From the blog of Nicholas C. Rossis, author of science fiction, the Pearseus epic fantasy series and children's books

Writing makes you healthy. Grammar, not so much.

We authors may be creative cheats, but is there any good news about our profession? Actually, yes! According to research cited by Arts.Mic, the benefits of writing go far beyond building up your vocabulary.

In fact, the act of writing itself leads to strong physical and mental health benefits, like long-term improvements in mood, stress levels and depressive symptoms. Just 15 to 20 minutes of writing three to five times over the course of the four-month study was enough to make a difference.

By writing about traumatic, stressful or emotional events, participants were significantly more likely to have fewer illnesses and be less affected by trauma. Participants ultimately spent less time in the hospital, enjoyed lower blood pressure and had better liver functionality than their counterparts.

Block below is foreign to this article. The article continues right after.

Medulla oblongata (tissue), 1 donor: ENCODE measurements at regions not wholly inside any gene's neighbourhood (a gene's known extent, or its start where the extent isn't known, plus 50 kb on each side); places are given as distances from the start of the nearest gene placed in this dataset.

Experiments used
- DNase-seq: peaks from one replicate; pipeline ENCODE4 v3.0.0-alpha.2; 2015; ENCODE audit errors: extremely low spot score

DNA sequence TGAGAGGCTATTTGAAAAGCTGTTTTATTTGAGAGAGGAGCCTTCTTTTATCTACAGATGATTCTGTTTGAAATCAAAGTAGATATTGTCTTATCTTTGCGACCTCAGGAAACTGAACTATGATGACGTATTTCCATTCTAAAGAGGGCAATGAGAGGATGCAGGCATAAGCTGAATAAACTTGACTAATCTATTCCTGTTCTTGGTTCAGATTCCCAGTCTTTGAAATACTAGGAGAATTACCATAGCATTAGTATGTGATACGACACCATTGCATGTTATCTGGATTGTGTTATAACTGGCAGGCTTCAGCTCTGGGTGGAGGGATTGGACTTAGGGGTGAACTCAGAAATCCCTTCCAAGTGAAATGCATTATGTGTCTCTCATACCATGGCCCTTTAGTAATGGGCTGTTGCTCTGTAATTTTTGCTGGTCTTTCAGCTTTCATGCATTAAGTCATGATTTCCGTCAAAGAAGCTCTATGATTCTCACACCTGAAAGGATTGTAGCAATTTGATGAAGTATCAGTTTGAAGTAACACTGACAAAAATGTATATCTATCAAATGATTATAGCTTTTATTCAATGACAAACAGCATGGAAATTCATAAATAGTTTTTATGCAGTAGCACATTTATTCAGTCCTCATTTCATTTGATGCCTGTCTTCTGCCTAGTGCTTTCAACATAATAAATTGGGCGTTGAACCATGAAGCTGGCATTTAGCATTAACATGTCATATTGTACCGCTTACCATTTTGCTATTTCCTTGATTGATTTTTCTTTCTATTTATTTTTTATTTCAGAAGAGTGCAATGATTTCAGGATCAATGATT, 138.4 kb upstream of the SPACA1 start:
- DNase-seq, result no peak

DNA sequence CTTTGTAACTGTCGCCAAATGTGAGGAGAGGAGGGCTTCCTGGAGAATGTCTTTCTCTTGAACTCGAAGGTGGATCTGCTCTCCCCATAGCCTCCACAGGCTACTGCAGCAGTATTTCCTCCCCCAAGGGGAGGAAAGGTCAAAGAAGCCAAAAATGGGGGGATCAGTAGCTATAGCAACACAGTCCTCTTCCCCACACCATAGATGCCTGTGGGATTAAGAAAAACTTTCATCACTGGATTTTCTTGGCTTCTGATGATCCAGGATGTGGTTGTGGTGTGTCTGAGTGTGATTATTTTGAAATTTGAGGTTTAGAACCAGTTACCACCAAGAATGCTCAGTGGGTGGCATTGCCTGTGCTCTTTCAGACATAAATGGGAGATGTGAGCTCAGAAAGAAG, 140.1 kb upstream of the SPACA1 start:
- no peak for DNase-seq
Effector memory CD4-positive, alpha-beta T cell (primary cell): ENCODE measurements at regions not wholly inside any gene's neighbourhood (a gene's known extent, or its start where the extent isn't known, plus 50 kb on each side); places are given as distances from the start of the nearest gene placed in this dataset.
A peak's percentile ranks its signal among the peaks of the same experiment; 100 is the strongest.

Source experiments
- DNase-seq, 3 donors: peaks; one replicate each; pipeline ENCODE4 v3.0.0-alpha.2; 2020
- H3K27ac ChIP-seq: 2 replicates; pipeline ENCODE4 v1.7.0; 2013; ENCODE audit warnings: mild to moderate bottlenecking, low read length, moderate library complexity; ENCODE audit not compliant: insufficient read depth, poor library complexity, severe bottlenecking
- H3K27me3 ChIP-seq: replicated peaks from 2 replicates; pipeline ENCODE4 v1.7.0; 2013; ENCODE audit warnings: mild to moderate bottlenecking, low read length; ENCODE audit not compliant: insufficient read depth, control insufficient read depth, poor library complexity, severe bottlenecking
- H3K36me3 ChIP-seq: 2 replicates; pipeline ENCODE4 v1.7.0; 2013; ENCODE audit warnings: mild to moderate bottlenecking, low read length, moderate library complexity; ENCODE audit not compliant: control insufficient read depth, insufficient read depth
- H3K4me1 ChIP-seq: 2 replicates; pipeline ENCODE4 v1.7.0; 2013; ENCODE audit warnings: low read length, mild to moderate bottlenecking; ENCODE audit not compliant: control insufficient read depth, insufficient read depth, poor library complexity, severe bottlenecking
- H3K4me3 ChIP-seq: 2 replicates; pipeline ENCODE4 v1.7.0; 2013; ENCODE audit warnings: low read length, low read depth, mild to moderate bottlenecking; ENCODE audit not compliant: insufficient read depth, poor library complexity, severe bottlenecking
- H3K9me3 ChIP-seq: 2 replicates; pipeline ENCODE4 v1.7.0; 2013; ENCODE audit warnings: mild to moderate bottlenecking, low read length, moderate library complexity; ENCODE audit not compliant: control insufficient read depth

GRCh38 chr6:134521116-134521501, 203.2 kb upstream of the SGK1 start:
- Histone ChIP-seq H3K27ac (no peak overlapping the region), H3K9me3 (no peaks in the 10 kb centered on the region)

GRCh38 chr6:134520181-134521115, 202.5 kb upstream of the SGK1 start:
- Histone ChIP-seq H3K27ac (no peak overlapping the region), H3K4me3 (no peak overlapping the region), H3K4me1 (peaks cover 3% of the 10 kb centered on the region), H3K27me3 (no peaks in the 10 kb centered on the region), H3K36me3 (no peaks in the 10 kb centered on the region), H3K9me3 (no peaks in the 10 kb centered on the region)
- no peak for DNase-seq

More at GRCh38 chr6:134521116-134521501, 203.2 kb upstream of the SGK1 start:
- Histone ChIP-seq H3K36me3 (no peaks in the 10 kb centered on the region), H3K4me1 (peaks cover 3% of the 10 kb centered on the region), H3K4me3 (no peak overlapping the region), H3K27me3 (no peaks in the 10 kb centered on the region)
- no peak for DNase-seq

Even physical wounds heal faster. In 2013, New Zealand researchers conducted an experiment on 49 adults. The patientsΒ wrote about their thoughts and feelings for just 20 minutes, three days in a row, two weeks before aΒ biopsy. Eleven days later, 76% of the group that wrote had fully healed, compared to only 42% of the control group. The study concluded that writing about distressing events helped participants make sense of the events and reduce distress.

Even those who suffer from diseases such as asthma, AIDS and cancer can improve their health through writing: people with asthma who write have fewer attacks than those who don’t; AIDS patients have higher T-cell counts and cancer patients have more optimistic perspectives and improved quality of life.

It’s possible that the health-giving effects of writing are because itΒ allows people to take a step back and evaluate their lives. Instead of obsessing unhealthily over an event, they can focus on moving forward. By doing so, stress levels go down and health correspondingly goes up.

The great news is that you don’t have to be a serious novelist or constantly reflecting on your life’s most traumatic moments to get these great benefits. Even blogging or journaling is enough to see results. Indeed, one study found that blogging might trigger dopamine release, similar to the effect from running or listening to music.

From long-term health improvements to short-term benefits like sleeping better, it’s official: We writers are doing something right.

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